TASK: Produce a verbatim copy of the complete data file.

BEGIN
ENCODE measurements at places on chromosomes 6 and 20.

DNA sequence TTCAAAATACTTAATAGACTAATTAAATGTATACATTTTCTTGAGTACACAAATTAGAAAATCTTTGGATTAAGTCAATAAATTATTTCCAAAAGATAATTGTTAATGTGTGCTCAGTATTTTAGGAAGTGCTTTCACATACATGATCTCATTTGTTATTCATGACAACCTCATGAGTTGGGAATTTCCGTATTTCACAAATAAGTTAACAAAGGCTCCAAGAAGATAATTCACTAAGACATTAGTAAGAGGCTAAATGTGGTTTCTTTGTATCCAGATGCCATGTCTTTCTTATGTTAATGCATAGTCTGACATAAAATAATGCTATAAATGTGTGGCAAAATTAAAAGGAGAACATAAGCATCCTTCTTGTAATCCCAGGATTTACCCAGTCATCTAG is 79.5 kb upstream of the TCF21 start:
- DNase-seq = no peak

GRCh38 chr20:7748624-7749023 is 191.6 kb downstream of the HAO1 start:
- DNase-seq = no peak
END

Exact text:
ENCODE measurements at places on chromosomes 6 and 20.

DNA sequence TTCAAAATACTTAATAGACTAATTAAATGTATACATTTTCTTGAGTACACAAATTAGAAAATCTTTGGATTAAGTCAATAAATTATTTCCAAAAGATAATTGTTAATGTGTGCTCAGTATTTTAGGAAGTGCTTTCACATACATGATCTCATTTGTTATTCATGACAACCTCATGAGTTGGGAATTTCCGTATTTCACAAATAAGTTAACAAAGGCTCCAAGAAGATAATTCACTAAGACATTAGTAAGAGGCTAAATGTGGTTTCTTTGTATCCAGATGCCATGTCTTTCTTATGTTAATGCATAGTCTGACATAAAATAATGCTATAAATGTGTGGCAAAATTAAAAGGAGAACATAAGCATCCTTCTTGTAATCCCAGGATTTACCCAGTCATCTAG is 79.5 kb upstream of the TCF21 start:
- DNase-seq = no peak

GRCh38 chr20:7748624-7749023 is 191.6 kb downstream of the HAO1 start:
- DNase-seq = no peak